Real Estate

Trump Fans Hope To Buy Childhood Home And Give It To Him As A Gift

After failing to sell for years, the owner of Donald Trump’s childhood home has launched a crowdfunding campaign to sell it and give it to the outgoing President as a gift.

Located in New York City’s Queens, the Tudor-style estate first started gaining attention when Trump was inaugurated back in 2017. At over 2,000 square feet and five bedrooms, it was a fairly large and high-end property at the time. It belonged to Fred and Mary Trump, who lived there from Trump’s birth in 1946 until the family moved in 1950.

The latest owner, a Chinese investor who bought the property in 2017 for $2.24 million, has played up the connection to Trump by displaying stacked copies of Trump’s seminal book The Art of the Deal, Trump photos, eagles and other American symbols and a giant cardboard cutout of the president throughout the house. At one point, it was rented out on Airbnb for $800 a night.

But despite the repeated media coverage, online jokes and other attention, the home has mostly stood empty and failed to find a buyer. It was put on the market for $2.9 million in February 2019 and, in November of that year, failed to meet the reserve price at auction before the owners postponed it.

Now, in the latest effort to unload the home, Paramount Realty USA Auctions has launched a GoFundMe campaign to raise $3 million to purchase the property and give it to Trump as a gift. As part of the campaign, it calls on the devotion of pro-Trumpers and Make America Great Again fans to give what they can to “buy his childhood home in his honor.”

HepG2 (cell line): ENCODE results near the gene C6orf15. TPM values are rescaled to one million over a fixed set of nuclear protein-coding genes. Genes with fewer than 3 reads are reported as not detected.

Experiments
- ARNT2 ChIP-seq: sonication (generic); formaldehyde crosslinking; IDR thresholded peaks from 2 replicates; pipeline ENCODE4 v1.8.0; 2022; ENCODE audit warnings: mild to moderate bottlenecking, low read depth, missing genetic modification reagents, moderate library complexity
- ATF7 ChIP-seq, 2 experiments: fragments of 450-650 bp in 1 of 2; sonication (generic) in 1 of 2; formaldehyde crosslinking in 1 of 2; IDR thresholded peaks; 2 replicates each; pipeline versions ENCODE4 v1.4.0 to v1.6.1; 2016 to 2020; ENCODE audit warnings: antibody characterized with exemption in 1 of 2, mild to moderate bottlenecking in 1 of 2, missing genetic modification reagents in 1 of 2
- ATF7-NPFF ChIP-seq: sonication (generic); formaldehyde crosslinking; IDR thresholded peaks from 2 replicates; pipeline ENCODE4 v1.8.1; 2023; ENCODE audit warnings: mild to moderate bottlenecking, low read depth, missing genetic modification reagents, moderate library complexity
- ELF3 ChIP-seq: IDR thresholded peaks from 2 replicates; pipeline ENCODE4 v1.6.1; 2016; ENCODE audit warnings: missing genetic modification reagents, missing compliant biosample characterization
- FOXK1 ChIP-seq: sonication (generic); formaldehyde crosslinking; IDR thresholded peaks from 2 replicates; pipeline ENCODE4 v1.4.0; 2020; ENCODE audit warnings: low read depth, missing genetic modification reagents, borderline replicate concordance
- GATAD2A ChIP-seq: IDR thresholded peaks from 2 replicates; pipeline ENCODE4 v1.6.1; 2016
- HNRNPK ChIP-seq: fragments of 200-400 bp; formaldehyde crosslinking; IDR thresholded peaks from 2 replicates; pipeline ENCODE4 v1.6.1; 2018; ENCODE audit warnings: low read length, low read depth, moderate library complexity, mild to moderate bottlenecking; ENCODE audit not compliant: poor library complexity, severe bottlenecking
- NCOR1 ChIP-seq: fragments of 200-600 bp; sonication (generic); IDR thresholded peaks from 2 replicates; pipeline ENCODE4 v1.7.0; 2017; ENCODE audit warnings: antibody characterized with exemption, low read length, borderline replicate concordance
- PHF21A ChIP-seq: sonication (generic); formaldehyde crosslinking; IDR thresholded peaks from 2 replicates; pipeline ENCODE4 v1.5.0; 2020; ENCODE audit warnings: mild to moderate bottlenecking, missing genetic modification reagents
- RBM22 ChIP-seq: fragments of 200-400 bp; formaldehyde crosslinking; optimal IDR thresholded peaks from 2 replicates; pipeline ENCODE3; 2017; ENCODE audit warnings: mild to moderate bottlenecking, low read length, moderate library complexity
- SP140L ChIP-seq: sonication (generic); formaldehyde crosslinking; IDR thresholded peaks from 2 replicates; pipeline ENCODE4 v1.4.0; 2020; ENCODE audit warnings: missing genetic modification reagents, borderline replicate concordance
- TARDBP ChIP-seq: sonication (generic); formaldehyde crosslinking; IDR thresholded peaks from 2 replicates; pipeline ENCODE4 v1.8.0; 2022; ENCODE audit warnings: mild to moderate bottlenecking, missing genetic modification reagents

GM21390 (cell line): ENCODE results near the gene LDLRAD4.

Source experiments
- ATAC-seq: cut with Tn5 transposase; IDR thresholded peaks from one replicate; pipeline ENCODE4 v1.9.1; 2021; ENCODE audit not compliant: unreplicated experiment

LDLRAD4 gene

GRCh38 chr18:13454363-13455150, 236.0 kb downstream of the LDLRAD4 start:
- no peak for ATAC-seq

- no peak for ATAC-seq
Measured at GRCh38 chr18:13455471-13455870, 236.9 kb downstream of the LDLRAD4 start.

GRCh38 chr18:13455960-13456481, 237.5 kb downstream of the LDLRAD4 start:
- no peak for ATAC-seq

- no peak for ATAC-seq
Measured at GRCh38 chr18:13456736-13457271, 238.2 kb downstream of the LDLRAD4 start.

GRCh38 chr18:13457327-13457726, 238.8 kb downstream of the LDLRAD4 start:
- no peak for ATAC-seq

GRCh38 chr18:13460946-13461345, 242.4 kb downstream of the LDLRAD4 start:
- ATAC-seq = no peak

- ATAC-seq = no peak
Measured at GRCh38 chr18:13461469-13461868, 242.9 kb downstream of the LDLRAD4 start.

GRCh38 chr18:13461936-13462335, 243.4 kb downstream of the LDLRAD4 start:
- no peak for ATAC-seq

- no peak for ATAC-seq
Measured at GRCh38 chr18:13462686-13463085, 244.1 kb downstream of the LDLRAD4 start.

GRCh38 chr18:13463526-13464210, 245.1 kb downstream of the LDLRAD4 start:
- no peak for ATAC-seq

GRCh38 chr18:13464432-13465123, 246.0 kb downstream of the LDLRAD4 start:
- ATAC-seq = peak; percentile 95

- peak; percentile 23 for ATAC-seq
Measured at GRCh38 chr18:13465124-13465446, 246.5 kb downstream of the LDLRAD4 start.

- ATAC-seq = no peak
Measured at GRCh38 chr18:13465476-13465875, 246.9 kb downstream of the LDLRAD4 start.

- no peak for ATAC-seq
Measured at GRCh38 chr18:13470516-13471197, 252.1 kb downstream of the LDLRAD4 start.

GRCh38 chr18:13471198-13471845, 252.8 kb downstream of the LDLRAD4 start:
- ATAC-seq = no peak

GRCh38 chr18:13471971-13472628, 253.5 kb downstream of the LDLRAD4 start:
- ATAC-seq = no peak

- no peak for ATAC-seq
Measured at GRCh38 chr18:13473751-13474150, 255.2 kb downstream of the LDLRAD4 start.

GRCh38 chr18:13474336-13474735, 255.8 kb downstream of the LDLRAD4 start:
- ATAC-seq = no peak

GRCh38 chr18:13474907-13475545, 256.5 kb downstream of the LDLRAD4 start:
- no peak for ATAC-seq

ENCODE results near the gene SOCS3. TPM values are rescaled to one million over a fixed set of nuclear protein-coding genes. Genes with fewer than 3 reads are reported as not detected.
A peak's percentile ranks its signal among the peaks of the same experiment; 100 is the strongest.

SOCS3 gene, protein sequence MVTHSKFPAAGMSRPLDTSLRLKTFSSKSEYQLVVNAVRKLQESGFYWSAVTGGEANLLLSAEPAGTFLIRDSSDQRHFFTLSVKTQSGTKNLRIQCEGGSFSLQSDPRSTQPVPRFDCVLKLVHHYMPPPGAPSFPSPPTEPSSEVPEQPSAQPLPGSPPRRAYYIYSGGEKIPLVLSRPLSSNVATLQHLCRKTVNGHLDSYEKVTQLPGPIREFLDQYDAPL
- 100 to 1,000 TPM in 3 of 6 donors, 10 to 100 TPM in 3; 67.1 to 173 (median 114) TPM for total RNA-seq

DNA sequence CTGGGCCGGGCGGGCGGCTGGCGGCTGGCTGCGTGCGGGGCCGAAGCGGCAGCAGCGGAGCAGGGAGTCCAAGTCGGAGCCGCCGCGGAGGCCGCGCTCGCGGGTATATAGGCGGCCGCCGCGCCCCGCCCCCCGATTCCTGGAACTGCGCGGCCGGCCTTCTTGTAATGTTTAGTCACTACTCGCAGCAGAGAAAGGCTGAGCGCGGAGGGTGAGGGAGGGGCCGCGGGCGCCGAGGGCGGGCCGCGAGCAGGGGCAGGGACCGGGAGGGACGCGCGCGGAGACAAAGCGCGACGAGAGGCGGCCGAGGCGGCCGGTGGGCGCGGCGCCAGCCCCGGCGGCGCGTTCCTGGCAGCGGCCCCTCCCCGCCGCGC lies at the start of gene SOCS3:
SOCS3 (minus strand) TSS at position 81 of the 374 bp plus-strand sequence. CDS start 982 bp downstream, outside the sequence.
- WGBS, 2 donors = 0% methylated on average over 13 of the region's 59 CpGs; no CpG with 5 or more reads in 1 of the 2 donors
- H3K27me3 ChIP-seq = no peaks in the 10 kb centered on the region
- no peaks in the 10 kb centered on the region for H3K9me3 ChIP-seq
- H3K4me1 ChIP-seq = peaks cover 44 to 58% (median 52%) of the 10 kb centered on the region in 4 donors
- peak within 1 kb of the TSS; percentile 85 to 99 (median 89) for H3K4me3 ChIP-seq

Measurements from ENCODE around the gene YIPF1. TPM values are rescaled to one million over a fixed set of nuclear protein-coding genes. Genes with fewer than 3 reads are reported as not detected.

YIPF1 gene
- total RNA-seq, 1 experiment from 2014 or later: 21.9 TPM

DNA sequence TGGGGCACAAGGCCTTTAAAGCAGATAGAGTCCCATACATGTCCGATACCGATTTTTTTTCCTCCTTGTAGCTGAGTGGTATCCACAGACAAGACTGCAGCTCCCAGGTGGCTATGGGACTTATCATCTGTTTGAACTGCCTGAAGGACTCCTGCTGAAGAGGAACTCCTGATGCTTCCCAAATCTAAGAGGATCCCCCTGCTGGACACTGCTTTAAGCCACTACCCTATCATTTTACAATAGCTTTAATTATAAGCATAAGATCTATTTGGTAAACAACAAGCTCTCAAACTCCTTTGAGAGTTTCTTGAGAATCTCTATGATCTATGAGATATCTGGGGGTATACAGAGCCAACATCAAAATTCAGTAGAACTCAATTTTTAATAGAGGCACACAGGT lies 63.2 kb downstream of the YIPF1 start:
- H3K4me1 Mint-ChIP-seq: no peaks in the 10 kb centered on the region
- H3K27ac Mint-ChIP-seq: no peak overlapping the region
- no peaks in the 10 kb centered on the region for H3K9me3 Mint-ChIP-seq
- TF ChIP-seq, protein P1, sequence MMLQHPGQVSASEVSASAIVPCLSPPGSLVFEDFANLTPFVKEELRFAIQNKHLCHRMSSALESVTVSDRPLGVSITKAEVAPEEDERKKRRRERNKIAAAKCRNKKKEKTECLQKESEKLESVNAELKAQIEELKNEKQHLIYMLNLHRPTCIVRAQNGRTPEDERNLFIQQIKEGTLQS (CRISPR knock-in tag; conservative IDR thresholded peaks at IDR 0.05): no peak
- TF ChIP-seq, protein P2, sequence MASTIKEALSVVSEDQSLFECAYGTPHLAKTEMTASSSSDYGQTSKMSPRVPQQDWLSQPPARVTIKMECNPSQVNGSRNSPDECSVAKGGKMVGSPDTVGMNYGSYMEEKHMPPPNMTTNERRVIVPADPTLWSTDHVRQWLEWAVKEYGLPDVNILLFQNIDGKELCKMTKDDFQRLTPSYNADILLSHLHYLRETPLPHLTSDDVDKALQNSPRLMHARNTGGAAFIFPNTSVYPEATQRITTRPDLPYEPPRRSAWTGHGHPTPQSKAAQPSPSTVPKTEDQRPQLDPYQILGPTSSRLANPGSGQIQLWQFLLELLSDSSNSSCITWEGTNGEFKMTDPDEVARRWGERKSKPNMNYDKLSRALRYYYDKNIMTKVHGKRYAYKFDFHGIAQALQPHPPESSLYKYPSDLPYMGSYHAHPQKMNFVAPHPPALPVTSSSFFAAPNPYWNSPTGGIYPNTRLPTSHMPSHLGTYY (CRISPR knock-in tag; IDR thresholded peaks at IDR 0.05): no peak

“We are raising funds to buy President Trump’s childhood home for him, or a charity of his choosing, as a token of appreciation,” reads the crowdfunding campaign. “What happens to the historic property is up to him!”


After three weeks on the site, the campaign has raised $5,000 of the $3 million goal. The supposed reasons are many — Trump’s unpopularity in New York and, increasingly, the country as a whole, as well as the high price in comparison to that specific part of Queens. But despite the struggle to sell, the owners have not budged on the price and keep expecting to sell it for around $3 million.

“It’s not that nobody wants it,” Misha Haghani, owner of Paramount Realty USA Auctions, told “It’s that the seller wants a price that’s not normal. He’s represented the home three times in auction, twice successfully. “This is a house in a residential neighborhood full of other houses. As a typical home, it’s probably worth around $1 million.”

Email Veronika Bondarenko

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